By Joel Lindsey
A group of researchers and scientists from a variety of institutions will soon begin work on the Systems-Based Neurotechnology for Emerging Therapies (SUBNETS) program, a massive research initiative focused on discovering permanent cures for psychiatric disorders such as anxiety disorders, depression, and addiction.
The program is part of President Obama’s Brain Research through Advancing Innovative Neurotechnologies (BRAIN) Initiative and will be funded by the Defense Advanced Research Projects Agency (DARPA). It will bring together researchers from the University of California San Francisco, UC Berkeley, Cornell University, New York University, the Lawrence Livermore National Laboratory, and other institutions.
In their efforts to discover new treatments for psychiatric disorders, researchers involved in the project plan on following a two-part approach: map the brain and create new treatment devices.
The first portion of the project will use specialized imaging equipment to record the brain activities of individuals with certain types of disorders. These recordings will then be used to create highly detailed maps of which brain circuits are involved in different psychiatric disorders.
“Human brain recording can now reveal aspects of mental illness that have been inaccessible to scientists and doctors,” Edward F. Chang, UCSF neurosurgeon and a team leader on the new project, said in a press release published recently on UCSF’s website. “By analyzing patterns of interaction among brain regions known to be involved in mental illness we can get a more detailed look than ever before at what might be malfunctioning, and we can then develop technology to correct it.”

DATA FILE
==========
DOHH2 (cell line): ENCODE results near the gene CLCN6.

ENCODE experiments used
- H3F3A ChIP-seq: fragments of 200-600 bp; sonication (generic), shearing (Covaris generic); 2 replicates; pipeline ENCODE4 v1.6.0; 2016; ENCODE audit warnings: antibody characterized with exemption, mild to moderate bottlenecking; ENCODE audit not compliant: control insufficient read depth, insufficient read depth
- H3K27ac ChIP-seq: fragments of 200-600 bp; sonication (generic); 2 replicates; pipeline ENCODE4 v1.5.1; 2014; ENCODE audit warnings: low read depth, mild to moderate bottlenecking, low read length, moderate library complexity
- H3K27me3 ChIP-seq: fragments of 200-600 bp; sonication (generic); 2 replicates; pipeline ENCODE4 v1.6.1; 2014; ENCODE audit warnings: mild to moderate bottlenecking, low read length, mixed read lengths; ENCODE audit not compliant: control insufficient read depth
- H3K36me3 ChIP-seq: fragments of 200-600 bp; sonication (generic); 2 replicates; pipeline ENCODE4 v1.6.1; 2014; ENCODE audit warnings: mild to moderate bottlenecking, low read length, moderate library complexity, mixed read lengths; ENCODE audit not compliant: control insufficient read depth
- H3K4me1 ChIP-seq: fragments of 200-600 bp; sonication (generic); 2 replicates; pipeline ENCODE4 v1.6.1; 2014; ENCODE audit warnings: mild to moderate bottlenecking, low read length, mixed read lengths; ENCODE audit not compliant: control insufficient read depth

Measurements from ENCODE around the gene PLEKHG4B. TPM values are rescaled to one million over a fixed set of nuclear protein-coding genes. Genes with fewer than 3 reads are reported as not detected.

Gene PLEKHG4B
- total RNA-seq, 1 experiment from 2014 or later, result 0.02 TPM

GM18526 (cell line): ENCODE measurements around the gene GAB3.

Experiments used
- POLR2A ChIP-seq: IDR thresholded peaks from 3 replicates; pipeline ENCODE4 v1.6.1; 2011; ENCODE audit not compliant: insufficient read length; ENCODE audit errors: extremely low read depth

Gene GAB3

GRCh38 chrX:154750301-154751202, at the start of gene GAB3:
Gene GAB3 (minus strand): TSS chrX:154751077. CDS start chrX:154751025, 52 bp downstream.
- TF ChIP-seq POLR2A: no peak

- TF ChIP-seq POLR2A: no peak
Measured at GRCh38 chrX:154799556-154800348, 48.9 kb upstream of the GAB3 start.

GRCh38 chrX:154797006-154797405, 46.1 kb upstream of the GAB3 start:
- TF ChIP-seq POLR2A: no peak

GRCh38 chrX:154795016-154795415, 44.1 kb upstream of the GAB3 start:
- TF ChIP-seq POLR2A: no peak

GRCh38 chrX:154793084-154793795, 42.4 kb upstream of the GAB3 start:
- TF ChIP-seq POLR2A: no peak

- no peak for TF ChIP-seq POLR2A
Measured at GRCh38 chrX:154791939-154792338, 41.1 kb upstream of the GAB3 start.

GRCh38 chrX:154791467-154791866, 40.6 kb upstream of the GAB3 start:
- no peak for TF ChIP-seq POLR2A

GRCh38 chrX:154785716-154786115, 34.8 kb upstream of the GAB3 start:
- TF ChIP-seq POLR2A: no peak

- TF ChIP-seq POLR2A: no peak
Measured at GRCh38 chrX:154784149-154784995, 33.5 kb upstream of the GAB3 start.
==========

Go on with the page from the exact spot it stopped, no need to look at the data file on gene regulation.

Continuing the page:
Building on the brain’s ability to rewire itself through neuroplasticity, researchers will use the maps generated in the first portion of the project to create devices capable of delivering electrical stimulation to certain parts of the brain. Researchers hope this type of electrical treatment could help the brain “un-learn” the detrimental patterns of signaling underlying disorders while also strengthening alternative circuits that might lead to different psychiatric outcomes.
“In this new project ... we are using the same BMI (brain-machine interface) concepts we have been using for the past 10 years,” said José M. Carmena, a research team leader at UC Berkeley. “After learning how large-scale brain circuits work in such conditions as depression, anxiety, and addiction, we will design an implantable BMI that can detect abnormal activity and electrically stimulate some locations in these circuits to alleviate symptoms.”
According to UCSF’s press release, all brain recordings generated by this project will be made freely available to any other researchers in the hopes that this data will continue to catalyze the development of new treatment techniques and medical devices.
“DARPA is in the business of creating not just science, but new technologies,” Justin Sanchez, the DARPA program manager for the SUBNETS project, said in a press release on DARPA’s website. “The neurotechnologies we will work to develop under SUBNETS could give new tools to the medical community to treat patients who don’t respond to other therapies, and new knowledge to the neuroscience community to expand the understanding of brain function. We believe this will be a foundational program.”
Image Credit: DARPA